Round town manners are good. Despite the extra two teeth on the rear sprocket, first gear is versatile enough to manage all of my requirements at 40 mph and below. The mirrors work well and the bars have plenty of lock making easy work of stationary traffic and slow speed maneuvering. The MT-10 feels playful though, tiny twists of the throttle instantly propel you wherever you’re pointing. The comfortable seat and plush suspension giving no real indication of the performance available.

The first real indication of what’s available I got was as we joined a Spanish motorway. By the way, Yamaha had every road in the whole of Spain closed for the weekend so we could ride like complete goons without fear of recrimination…

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Traveling up the slip road in second gear at about six thousand revs, I went to full gas and immediately found ‘infinite front tyre life mode’. Second gear eventually became forth gear and the smile on my face eventually became howling laughter. Ten identical MT-10s, all in ‘infinite front tyre life mode’ at the same time isn’t a memory I’ll forget in a long time. My talent ran out long before the bikes’ and it settled in to motorway cruising speed back on two wheels. That little screen does an outstanding job at 75/80mph, buffeting is light and my neck muscles didn’t even know we’re on a bike. The taller guys in the group obviously copped a bit of windblast, but Yamaha already has an optional screen in the brochure to remedy that. Those four bolts you can see above the headlights are all you’ll need to undo to fit it as well.

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Off the motorway and into some really tasty twisties, I felt happiest in second gear. It took me a while to nail gear selection for cornering. Initially it felt like it was harder to get the gear right for corner entry than it did corner exit. I didn’t feel like I was getting enough engine braking in third on the way in and felt like I was coasting on a closed throttle for too long. Once I wanted drive though, third gear had all the torque I was looking for and was more than happy to burp me out of the corner. Second gear gave me more engine control on the way in and playfully mental acceleration on the way out. I enjoyed riding the bike this way more and stuck with it, though it did mean I’d used more fuel than most by the time we stopped for a coffee. I reckon conservative throttle use would reward me with at least 120 miles to a tank, maybe more. I can’t say for sure as I didn’t opt for conservative throttle use. It was sunny and there were twisty Spanish roads, don’t judge me.

Getting the MT-10 onto a line that I wanted it on was easy. The front end feel was spot on, great suspension set up well with slightly soft feeling brakes and a Bridgestone tyre that I had more than enough trust in. By the time we hit the first photo location, I was happy to kiss the peg on the floor and scuff my weird looking strap on kneesliders. Instant confidence is what I’m getting at, every rider in the group had it, as was clear by the amount of us that kept engaging ‘infinite front tyre life mode’, sometimes immediately after a knee down corner and sometimes just immediately all the time.

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In the middle of the day we encountered wet roads and the odd spit of rain. The temperature gauge read as low as 8 degrees at one point. Remember there is no rain mode to settle into, but changing modes is possible on the fly so you can turn up the traction and soften off the power delivery if you want to. I opted to leave everything as it was and didn’t once feel uncomfortable with what the bike was doing. Ten miles up the road we were back in the sunshine and back on the gas, pipes bubbling on the overrun and barking on the throttle stop, I was having a boatload of fun on the MT-10. Not a single issue to report with the fueling (anyone that owned an FZ1 will remember how easy it is for Yamaha to get that wrong), not a sniff of hesitation from the gearbox either. Yamaha really has done a fantastic job with this bike.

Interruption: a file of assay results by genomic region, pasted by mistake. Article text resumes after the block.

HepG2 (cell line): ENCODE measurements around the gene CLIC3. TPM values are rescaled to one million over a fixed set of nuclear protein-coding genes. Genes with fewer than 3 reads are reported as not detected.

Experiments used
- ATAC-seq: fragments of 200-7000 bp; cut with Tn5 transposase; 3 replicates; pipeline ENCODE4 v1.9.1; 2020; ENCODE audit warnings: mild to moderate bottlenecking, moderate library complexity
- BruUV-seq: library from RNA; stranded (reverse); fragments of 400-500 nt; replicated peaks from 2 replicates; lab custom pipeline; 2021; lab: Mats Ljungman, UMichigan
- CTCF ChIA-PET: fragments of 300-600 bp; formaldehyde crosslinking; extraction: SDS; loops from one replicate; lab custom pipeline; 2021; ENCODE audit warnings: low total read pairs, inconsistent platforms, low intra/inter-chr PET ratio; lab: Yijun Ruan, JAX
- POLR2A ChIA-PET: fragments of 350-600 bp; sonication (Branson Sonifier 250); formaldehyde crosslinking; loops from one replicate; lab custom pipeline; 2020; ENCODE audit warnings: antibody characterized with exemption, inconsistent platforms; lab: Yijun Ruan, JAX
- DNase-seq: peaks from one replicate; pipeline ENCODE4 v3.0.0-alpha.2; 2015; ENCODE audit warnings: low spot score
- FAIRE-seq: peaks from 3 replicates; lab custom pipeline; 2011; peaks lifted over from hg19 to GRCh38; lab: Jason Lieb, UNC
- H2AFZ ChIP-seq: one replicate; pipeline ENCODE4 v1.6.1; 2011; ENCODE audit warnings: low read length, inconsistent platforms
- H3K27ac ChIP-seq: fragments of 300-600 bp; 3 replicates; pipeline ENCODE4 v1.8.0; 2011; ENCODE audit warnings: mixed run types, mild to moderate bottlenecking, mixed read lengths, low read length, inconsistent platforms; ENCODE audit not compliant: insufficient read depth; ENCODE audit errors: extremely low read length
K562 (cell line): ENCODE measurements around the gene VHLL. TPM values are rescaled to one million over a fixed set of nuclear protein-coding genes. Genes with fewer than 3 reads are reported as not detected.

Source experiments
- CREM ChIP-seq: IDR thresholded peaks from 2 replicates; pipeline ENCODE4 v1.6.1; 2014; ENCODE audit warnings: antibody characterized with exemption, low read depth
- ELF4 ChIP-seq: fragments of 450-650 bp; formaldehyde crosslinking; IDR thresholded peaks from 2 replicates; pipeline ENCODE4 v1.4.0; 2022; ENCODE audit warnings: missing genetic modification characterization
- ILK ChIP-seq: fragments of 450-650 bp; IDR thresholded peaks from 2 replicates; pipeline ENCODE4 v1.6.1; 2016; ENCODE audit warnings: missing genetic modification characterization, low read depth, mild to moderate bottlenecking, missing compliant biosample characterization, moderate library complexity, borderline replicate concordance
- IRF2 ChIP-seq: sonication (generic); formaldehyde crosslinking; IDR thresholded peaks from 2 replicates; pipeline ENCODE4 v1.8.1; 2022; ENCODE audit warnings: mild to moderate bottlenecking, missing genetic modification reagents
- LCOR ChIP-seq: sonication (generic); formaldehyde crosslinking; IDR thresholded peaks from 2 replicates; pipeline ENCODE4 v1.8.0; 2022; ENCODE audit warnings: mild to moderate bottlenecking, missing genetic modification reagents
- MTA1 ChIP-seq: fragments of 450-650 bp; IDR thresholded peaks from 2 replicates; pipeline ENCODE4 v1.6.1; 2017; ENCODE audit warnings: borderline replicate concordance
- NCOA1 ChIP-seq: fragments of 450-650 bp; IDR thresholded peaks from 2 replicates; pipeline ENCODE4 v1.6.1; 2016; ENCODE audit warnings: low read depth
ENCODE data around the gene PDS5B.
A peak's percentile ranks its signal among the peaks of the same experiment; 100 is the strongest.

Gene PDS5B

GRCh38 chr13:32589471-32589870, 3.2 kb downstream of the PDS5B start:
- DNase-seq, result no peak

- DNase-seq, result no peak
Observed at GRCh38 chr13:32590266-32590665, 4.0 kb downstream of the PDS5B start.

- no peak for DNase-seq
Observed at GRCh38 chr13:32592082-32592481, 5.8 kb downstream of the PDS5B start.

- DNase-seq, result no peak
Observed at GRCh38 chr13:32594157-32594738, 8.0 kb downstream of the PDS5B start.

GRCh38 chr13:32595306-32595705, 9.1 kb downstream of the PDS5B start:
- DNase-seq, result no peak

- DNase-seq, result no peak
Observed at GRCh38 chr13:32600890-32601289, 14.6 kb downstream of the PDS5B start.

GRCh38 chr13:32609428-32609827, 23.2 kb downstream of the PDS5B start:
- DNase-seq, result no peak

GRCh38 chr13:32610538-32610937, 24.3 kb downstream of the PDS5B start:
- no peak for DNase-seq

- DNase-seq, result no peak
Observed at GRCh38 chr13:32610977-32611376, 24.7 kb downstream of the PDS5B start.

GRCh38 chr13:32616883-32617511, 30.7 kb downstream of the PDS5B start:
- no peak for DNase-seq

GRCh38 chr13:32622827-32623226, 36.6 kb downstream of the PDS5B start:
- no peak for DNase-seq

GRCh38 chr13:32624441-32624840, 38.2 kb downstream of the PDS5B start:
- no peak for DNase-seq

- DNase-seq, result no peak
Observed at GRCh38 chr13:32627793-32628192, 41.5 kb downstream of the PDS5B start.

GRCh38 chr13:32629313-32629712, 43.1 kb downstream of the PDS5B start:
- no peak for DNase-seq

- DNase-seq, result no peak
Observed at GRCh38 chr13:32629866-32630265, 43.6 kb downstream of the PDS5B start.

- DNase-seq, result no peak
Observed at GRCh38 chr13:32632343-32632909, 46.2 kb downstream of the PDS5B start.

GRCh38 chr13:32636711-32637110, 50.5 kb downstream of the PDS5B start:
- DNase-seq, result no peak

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Trading tales with the others at lunch (turns out Cabra means Goat in Spanish), I heard a few people saying that they could feel the seat stop poking them in the back if they slid back in the saddle, I didn’t have that problem. Some of the lads in race boots also said they were clipping their heals on the pillion pegs when they rode on the balls of their feet. Again, I didn’t suffer with this one either. Maybe due to my average size eight feet or maybe due to my choice of dainty footwear. I could also tell that I wasn’t alone in thinking that the MT-10 was a massively capable bike. Even the one with the tall screen, comfy seat and panniers was flying along. If you buy one of these you’ll have the option of going down the quick shifter and noisy pipe option route, or the comfy touring one. I’d be more than happy on either, as the nature of the bike would suit whichever path you choose to take.

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More fuel, more twisting roads and more giggling in my helmet followed in the afternoon. Even after 350 fairly physical kms of riding I still felt fresh and would have happily carried on. I spent some time playing with the cruise control, it was simple to use and the controls easy to find. I generally pushed and pulled my way all over the bike, struggling to find anything to fault I just got stuck into enjoying the ride. I wanted more initial bite on the brakes, but the stopping performance didn’t let me down.  Our day finished with a trip to a private airstrip for some wheelie pictures. Once in the relative safety of our own runway, Yamaha let us go at it. We did and I genuinely pulled wheelies until I ran out of fuel. Coasting into a nearby petrol station, grinning like a loony I felt like I’d spent my time on the MT-10 doing exactly what it was good at, a little bit of everything.

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The MT-10 isn’t about maximum performance, it’s about perfectly optimised performance. Why have 200 bhp, when 160 purpose crafted and road ready bhp will do every bit as good a job of painting a smile of your face and slinging you down the road in complete safety. This bike has all of the theatre and riding enjoyment that I’ve experienced on the ready to race R1, but I didn’t need to ride it flat out to access what it’s good at. If your ego can stomach you not having the most power on your Facebook page, you’ll be rewarded with one of the most capable and enjoyable road bikes money can buy. Speaking of money, the MT-10 costs just £9999. Turns out Yamaha has optimised the price tag too.

 Click this way for the specs and to find your nearest dealer.

Words: Johnatsuperbike Images: Yamaha